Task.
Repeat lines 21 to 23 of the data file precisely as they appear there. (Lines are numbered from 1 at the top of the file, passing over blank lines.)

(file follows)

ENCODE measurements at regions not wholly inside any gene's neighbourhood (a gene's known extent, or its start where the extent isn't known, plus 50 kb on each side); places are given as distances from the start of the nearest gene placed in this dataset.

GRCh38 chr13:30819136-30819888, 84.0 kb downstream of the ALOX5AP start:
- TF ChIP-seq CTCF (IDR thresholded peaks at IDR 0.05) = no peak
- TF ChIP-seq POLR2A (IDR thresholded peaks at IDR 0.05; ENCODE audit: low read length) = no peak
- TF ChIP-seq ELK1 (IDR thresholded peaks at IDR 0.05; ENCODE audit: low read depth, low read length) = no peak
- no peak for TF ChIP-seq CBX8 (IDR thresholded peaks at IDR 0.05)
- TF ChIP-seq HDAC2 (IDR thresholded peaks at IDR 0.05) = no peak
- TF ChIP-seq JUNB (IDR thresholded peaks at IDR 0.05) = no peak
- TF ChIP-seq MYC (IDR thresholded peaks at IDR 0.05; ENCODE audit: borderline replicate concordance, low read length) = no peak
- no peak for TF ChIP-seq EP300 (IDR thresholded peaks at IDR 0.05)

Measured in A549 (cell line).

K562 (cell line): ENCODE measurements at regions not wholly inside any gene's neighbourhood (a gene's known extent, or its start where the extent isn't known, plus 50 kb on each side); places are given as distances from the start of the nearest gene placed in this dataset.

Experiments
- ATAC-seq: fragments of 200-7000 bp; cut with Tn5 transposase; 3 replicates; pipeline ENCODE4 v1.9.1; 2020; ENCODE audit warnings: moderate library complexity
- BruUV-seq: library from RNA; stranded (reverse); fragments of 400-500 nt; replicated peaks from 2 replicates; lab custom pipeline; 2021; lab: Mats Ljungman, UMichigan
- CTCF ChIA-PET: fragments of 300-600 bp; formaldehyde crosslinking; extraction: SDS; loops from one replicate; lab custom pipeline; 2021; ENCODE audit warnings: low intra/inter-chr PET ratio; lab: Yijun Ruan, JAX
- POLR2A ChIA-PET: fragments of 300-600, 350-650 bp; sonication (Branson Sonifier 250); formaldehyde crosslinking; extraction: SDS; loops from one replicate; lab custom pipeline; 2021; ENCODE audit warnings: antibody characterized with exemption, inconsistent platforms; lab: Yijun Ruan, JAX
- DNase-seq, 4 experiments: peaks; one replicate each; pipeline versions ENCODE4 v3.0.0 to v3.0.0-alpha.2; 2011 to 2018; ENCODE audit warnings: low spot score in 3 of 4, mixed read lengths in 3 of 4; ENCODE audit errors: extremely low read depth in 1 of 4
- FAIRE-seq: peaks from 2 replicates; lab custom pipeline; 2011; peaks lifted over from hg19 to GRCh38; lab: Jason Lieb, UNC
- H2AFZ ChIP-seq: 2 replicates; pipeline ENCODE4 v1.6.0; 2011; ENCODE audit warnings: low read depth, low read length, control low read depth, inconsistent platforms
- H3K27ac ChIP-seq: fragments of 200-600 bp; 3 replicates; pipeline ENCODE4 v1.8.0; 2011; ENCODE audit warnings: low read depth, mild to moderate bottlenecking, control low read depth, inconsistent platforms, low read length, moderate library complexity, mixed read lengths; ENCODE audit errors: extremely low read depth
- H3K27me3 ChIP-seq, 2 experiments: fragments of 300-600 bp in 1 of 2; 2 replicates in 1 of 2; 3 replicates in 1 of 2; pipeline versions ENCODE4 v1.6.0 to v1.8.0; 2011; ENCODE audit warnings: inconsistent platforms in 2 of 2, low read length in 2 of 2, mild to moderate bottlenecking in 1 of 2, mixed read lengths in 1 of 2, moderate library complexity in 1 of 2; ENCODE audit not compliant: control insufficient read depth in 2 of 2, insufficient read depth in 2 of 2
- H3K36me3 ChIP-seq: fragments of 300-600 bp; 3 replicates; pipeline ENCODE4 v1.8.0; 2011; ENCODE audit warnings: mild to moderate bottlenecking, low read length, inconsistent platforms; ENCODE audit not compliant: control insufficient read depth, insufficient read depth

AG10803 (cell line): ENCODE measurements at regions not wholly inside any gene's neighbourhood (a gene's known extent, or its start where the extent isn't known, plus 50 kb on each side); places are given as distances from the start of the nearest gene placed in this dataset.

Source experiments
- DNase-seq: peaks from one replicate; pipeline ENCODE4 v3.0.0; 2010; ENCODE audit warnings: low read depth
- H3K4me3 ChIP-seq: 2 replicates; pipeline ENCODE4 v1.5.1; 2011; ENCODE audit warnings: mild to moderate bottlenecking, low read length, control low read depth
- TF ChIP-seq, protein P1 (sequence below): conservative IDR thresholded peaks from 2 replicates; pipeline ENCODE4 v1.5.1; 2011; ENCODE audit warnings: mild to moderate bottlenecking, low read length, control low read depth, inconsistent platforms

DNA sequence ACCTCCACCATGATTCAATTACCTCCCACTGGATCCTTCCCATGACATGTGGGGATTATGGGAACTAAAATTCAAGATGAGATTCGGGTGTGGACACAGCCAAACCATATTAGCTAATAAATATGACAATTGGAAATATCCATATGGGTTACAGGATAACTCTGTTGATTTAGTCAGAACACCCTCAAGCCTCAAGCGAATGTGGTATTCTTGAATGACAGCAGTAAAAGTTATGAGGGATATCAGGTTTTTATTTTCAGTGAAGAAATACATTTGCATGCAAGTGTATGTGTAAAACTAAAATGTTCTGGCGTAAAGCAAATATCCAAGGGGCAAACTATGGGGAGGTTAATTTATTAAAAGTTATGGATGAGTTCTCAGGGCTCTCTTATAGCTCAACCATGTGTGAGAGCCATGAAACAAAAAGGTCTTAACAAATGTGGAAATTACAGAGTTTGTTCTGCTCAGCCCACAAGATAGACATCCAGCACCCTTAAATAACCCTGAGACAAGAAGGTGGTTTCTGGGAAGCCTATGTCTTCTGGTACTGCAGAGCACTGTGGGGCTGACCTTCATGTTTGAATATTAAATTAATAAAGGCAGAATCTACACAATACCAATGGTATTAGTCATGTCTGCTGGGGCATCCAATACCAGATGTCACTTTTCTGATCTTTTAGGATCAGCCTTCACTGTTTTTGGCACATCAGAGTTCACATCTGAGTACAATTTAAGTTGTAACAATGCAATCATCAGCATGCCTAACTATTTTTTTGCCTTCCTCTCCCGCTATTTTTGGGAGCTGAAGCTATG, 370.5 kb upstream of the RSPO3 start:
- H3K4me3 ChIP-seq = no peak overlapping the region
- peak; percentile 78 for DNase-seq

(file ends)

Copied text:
- H3K27ac ChIP-seq: fragments of 200-600 bp; 3 replicates; pipeline ENCODE4 v1.8.0; 2011; ENCODE audit warnings: low read depth, mild to moderate bottlenecking, control low read depth, inconsistent platforms, low read length, moderate library complexity, mixed read lengths; ENCODE audit errors: extremely low read depth
- H3K27me3 ChIP-seq, 2 experiments: fragments of 300-600 bp in 1 of 2; 2 replicates in 1 of 2; 3 replicates in 1 of 2; pipeline versions ENCODE4 v1.6.0 to v1.8.0; 2011; ENCODE audit warnings: inconsistent platforms in 2 of 2, low read length in 2 of 2, mild to moderate bottlenecking in 1 of 2, mixed read lengths in 1 of 2, moderate library complexity in 1 of 2; ENCODE audit not compliant: control insufficient read depth in 2 of 2, insufficient read depth in 2 of 2
- H3K36me3 ChIP-seq: fragments of 300-600 bp; 3 replicates; pipeline ENCODE4 v1.8.0; 2011; ENCODE audit warnings: mild to moderate bottlenecking, low read length, inconsistent platforms; ENCODE audit not compliant: control insufficient read depth, insufficient read depth